4, AC3
The Chu seems to be organized down to the ward basis, as evidenced by mention of Chu political meetings in the village of Sassenheim.
8.03 extensiveness of organization
5, AC3
The Chu probably is well organized at the ward level throughout the nation, but with much less strength in the catholic south than in the protestant regions of the north.
8.04 frequency of local meetings
No information in our files.
8.05 frequency of national meetings
No information in our files.
8.06 maintaining records
11, AC5
The Chu expends little if any energies in publishing party propaganda , although the party may publish some small local newspapers. Our consultant states that the Savorin Lohman foundation is the research division of the Chu. Since the Chu collects dues from its members, it is quite likely that the party maintains quality membership list
8.07 pervasiveness of organization
13, AC7
The Chu has penetrated many socioeconomic sectors by means of protestant organizations such as the Protestant Labor Union, employer's association, and farm union. The Chu wields little control over these organizations since there are no formal links between them and the party. Relatively few adherents are claimed by the organizations.

Organizational Power Variables, 9.01-9.08
9.01 nationalization of structure
4, AC3
There is little information regarding the distribution of power within the Chu, but it seems that the national organs exercise some authority over the regional and local organs. Since party leaders from the executive committee and parliamentary group often disagree with official party policies, it is likely that national organs constitute competing power centers.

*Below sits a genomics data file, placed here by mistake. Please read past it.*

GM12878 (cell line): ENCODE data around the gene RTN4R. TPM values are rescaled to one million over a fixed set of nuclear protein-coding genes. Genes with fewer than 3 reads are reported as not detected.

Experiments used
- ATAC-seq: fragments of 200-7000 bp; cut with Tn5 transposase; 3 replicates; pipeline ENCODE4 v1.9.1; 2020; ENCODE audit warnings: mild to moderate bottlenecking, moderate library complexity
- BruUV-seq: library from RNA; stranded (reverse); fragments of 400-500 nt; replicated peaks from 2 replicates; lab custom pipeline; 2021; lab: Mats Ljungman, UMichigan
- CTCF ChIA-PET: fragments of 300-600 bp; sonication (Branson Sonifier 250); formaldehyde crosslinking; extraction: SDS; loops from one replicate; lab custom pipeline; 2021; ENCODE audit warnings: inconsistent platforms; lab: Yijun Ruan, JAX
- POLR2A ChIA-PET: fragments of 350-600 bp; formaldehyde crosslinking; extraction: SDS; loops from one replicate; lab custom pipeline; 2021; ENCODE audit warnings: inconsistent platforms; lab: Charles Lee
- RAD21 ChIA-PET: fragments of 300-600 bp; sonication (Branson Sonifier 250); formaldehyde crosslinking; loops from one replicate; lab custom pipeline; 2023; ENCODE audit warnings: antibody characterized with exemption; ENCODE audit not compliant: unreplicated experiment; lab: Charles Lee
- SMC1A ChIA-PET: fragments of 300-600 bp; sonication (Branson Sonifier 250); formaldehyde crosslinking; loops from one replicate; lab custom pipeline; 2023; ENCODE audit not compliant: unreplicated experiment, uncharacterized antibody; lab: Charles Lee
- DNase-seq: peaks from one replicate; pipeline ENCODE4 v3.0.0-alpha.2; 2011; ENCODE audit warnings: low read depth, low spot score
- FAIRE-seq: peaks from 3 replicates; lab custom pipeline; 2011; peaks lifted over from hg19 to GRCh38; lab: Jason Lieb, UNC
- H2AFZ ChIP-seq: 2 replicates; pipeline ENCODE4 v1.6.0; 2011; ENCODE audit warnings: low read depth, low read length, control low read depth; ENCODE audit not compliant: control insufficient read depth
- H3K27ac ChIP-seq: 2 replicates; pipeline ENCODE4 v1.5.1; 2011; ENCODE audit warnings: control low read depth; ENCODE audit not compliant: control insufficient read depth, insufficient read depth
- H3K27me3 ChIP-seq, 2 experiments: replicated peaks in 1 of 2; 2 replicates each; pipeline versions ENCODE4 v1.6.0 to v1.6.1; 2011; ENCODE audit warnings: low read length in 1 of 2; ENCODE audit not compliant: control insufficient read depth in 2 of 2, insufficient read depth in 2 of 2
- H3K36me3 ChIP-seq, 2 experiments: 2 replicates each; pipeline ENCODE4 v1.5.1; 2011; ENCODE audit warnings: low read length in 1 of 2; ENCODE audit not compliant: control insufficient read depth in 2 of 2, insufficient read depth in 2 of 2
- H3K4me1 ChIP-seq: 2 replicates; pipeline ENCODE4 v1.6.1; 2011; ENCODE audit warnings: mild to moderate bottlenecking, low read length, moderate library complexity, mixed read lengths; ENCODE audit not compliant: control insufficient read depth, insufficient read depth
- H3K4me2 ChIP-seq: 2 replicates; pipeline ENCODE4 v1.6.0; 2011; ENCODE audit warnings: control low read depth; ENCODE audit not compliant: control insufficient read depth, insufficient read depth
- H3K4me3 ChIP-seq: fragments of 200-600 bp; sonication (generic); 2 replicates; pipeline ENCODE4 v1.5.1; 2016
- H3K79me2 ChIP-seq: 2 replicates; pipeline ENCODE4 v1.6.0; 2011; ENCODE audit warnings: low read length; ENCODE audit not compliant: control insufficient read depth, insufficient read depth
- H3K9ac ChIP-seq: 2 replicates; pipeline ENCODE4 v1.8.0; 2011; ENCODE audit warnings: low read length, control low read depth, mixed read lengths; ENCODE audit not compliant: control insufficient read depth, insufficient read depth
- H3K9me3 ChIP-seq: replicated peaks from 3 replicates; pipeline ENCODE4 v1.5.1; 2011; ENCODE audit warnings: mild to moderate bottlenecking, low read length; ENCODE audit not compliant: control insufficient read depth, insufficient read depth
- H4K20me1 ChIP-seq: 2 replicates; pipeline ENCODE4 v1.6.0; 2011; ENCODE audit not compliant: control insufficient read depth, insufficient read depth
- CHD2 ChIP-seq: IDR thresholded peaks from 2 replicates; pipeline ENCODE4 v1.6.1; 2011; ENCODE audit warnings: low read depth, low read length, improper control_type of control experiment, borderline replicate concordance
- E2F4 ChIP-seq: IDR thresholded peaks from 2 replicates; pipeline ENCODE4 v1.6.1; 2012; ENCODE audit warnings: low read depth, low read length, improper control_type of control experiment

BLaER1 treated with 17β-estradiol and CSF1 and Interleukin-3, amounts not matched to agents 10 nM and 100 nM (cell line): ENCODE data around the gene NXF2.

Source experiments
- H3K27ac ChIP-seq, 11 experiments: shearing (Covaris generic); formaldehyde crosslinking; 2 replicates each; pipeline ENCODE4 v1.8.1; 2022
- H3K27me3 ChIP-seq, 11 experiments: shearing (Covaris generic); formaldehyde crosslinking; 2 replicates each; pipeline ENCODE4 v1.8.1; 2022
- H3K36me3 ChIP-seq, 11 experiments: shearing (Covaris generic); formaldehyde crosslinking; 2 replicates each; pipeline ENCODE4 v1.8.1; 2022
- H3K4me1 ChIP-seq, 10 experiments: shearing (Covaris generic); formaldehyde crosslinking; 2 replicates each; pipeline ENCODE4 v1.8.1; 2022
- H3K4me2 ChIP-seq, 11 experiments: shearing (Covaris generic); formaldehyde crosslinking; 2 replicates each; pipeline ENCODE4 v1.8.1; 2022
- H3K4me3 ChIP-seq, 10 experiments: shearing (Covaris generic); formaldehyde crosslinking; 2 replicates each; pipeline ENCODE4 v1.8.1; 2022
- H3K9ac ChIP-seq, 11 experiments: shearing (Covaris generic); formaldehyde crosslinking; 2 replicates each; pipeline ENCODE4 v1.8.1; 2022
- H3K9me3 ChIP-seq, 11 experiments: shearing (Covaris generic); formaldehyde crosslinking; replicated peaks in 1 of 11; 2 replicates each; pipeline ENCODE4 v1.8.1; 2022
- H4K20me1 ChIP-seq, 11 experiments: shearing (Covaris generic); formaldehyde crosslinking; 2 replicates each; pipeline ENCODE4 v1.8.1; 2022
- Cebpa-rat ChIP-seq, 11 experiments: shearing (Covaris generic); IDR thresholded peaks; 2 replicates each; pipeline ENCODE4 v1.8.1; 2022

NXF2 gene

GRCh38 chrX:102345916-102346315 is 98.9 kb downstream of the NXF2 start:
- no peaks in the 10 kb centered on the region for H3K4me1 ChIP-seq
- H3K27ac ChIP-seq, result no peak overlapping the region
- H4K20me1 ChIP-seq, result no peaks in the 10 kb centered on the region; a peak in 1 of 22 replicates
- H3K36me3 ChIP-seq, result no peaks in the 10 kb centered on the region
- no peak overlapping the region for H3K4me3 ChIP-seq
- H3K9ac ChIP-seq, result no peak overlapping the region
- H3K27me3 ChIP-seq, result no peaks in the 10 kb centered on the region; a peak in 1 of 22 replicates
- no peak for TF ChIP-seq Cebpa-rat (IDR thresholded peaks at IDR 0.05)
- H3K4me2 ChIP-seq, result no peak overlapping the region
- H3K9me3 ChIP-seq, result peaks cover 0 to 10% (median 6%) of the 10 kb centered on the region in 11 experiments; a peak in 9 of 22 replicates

9.02 selecting the national leader
No information in our files.
9.03 selecting parliamentary candidates
No information in our files.
9.04 allocating funds
5, AC3
Since nation wide figures are available concerning the collection of membership dues, it is highly probable that funds are allocated by national organs of the party.
9.05 formulating policy
6, AC3
The Chu strongly believes in allowing its parliamentary organization representatives to formulate party policy as decisions become necessary. But since the party does announce party positions before elections, the parliamentary group probably is not the only policy formulator.
9.06 controlling communications
3, AC3
The Chu does not own nor operate any national media, but may control some local, more insignificant newspapers.
9.07 administering discipline
0, AC8
The Chu does not seem to administer any type of discipline concerning its representatives and members. Each Chu parliamentarian is allowed to vote his wishes without fear of party disciplinary measures.
9.08 leadership concentration
1, AC5
Many leaders of the Chu frequently make pronouncements on behalf of the party, but none are considered to be authoritatively binding as spokesmen.

Coherence Variables, 10.01-10.06
10.01 legislative cohesion